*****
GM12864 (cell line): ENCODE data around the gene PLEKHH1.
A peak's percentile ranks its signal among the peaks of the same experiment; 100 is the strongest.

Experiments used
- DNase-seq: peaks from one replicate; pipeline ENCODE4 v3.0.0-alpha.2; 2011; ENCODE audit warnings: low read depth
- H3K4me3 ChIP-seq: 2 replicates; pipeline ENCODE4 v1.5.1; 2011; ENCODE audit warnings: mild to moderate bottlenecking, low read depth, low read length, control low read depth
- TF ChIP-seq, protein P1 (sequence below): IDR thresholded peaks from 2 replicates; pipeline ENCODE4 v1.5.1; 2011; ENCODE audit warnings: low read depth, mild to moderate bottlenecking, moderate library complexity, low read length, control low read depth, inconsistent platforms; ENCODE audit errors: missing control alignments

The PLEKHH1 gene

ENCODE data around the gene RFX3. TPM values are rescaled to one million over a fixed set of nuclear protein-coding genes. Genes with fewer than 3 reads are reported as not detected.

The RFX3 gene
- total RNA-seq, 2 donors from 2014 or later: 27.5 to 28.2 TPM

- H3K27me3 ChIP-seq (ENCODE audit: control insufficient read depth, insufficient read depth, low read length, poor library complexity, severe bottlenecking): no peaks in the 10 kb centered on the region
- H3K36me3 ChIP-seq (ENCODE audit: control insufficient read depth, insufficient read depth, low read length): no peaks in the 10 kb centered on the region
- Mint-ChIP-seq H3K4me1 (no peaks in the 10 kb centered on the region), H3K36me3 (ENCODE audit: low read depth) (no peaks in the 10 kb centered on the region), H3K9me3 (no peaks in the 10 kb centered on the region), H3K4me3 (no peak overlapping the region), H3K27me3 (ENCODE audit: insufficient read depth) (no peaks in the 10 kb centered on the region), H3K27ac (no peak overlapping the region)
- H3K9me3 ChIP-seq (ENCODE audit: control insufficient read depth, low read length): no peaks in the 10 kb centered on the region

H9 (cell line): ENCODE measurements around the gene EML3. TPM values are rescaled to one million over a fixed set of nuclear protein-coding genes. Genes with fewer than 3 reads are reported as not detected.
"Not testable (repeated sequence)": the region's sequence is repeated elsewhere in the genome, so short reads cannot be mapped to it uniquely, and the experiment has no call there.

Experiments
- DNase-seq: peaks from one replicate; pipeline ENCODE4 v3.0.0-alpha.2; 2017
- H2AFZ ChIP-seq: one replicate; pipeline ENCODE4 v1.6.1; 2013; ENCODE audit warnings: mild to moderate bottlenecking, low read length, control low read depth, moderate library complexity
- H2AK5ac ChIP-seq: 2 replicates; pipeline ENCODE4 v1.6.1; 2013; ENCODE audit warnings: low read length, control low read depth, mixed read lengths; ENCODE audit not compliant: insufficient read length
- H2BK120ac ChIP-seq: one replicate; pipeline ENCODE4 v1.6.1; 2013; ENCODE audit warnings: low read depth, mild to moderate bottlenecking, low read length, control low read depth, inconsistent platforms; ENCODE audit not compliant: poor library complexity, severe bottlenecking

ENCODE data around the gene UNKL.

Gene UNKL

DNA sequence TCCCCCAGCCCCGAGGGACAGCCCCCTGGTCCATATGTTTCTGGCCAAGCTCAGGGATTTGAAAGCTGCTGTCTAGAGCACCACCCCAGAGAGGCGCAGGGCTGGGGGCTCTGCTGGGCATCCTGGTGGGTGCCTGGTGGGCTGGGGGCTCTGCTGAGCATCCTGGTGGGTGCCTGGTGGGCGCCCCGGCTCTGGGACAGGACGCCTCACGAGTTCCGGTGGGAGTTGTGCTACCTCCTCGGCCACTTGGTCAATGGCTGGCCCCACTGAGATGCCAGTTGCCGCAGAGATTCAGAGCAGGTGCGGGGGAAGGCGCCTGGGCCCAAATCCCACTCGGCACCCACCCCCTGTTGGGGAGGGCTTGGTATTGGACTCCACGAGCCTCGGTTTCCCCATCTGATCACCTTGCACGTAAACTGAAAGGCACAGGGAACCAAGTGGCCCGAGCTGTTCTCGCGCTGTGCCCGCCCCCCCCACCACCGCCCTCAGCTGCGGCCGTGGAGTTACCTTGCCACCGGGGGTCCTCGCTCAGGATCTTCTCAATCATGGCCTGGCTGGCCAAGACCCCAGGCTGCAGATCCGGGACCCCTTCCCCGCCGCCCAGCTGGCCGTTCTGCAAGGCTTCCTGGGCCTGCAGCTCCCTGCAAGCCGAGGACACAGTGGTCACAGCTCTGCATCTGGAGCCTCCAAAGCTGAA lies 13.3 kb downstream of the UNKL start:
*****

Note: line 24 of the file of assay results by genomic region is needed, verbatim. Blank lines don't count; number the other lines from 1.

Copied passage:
DNA sequence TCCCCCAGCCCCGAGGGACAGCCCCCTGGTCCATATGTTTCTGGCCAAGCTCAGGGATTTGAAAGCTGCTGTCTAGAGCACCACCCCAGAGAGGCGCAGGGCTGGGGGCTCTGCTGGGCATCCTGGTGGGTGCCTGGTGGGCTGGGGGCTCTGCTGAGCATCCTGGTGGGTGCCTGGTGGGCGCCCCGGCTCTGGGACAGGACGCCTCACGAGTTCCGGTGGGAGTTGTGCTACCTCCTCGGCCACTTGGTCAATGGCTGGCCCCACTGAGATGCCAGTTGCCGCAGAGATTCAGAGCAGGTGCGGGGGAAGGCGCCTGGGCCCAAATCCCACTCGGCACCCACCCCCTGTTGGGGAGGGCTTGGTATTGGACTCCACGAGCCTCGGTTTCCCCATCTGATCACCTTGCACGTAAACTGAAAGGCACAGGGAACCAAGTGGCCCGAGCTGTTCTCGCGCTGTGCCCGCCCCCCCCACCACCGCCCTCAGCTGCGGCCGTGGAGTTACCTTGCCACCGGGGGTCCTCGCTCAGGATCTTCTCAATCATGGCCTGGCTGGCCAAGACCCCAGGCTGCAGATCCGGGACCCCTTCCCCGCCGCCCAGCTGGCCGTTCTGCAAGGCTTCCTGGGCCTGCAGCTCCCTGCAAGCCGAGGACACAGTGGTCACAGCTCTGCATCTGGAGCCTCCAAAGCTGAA lies 13.3 kb downstream of the UNKL start: